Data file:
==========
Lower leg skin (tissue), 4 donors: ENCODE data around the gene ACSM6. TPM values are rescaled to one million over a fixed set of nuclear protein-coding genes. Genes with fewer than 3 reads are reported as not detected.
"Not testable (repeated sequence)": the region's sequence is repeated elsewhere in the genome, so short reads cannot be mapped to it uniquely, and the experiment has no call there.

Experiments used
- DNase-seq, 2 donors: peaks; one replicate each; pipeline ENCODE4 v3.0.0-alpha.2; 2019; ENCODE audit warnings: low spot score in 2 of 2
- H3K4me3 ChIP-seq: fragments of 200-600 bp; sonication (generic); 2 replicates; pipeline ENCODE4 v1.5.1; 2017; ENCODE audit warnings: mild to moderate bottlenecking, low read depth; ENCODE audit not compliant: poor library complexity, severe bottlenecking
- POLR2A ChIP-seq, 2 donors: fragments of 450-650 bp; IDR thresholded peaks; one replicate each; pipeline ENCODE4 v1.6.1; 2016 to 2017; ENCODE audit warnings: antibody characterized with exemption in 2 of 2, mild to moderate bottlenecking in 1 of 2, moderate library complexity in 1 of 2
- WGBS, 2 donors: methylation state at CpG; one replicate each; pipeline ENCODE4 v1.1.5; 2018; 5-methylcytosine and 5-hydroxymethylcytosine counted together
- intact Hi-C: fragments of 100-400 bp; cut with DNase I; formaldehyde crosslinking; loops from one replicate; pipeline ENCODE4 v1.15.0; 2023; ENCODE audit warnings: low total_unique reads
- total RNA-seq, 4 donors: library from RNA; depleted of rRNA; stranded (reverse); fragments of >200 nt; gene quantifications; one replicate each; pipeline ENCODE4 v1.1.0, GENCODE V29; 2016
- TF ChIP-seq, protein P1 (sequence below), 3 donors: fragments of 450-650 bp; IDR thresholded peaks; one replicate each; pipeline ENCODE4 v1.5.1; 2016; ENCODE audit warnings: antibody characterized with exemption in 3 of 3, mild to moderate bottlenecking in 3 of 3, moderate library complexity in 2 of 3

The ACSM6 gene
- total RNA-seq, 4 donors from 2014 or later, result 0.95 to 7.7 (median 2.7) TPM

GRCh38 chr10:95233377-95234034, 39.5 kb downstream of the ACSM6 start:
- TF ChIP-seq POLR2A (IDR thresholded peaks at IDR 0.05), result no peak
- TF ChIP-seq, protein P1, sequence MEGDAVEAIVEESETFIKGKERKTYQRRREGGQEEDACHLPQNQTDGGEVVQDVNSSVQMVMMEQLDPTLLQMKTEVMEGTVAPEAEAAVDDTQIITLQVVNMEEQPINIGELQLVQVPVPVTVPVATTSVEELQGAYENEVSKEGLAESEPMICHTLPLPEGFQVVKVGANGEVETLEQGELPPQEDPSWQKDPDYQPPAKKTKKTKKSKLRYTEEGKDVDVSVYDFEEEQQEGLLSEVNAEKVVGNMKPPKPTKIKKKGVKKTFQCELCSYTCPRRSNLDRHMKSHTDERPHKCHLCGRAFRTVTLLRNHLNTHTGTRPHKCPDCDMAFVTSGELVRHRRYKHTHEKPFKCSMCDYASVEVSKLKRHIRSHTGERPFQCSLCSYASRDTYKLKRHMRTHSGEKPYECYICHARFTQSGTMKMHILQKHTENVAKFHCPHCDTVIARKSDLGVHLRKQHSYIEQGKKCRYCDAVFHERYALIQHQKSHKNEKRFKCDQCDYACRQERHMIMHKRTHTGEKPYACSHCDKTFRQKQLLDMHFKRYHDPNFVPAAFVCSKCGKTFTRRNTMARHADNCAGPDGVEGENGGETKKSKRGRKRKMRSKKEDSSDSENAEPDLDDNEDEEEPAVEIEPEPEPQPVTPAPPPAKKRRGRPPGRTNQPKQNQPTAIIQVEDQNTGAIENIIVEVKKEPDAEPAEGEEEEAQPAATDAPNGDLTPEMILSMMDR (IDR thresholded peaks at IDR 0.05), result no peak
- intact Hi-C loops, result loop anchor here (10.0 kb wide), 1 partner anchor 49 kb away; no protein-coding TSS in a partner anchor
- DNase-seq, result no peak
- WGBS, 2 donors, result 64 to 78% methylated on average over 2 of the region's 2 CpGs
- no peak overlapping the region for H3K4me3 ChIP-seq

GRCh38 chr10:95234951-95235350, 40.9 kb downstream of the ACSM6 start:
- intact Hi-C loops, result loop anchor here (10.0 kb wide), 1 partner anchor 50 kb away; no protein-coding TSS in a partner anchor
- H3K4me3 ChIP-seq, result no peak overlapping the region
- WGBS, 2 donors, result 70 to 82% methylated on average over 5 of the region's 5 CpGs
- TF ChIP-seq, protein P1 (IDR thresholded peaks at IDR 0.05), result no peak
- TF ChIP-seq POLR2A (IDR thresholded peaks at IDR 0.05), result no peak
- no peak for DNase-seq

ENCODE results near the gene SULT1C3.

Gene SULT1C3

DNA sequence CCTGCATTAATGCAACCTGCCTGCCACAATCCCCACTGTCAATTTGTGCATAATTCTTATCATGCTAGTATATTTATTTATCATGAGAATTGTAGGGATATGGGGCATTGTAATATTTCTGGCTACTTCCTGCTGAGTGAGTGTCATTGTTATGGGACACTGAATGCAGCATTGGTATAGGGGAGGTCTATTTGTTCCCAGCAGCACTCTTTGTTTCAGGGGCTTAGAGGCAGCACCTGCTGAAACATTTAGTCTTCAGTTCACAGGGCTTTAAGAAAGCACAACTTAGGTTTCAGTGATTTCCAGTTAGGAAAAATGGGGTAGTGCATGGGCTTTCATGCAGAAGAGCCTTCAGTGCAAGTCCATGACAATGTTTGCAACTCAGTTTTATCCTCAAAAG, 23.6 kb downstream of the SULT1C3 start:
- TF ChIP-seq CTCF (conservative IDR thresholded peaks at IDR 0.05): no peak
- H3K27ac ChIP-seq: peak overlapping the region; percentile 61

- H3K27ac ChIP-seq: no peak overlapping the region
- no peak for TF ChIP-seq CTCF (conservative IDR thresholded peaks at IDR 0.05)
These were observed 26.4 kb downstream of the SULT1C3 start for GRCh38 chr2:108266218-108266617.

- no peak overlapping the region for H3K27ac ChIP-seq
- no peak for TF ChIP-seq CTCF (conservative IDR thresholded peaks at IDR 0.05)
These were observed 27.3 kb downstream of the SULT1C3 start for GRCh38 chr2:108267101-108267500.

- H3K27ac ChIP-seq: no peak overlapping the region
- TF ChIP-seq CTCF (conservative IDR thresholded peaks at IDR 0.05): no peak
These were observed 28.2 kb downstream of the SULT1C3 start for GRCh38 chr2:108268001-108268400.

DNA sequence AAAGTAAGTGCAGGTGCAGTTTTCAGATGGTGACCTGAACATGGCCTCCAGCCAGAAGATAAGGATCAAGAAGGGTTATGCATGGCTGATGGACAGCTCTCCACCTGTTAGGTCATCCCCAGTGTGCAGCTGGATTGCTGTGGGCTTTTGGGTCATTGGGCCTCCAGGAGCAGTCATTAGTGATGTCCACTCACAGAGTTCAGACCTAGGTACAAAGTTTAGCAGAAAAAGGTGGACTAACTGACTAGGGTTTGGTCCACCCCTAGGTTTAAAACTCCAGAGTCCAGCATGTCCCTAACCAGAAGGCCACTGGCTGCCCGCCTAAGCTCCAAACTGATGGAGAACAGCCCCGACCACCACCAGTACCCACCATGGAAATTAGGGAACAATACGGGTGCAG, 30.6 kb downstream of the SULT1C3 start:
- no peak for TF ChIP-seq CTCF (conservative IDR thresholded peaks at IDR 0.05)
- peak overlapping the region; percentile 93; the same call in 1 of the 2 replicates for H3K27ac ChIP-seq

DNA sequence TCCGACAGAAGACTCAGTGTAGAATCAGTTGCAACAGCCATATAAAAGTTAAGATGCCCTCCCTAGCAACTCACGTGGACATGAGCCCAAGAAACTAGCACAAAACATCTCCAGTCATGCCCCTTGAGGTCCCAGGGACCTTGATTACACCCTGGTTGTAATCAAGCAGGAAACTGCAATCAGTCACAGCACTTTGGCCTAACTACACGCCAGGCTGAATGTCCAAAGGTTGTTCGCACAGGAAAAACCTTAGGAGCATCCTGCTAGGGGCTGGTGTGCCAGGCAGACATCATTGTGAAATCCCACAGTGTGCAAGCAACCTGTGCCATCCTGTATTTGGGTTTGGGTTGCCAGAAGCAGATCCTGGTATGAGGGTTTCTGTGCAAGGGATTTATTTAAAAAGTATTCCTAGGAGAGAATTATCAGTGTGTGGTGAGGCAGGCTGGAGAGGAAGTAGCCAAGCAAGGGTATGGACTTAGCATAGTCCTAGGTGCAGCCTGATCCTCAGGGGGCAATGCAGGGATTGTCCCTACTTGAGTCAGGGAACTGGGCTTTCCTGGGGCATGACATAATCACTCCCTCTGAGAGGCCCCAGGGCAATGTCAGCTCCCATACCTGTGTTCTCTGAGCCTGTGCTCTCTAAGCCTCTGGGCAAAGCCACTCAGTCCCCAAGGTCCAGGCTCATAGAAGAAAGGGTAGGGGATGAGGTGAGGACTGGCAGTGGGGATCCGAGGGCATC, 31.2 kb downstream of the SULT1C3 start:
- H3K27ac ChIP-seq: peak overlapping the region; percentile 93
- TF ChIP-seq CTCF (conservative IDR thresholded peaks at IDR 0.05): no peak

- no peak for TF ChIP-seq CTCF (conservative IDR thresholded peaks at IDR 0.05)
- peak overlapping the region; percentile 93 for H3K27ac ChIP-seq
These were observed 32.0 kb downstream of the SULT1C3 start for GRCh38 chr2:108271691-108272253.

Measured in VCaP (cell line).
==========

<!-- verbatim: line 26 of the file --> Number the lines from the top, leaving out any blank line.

- no peak for DNase-seq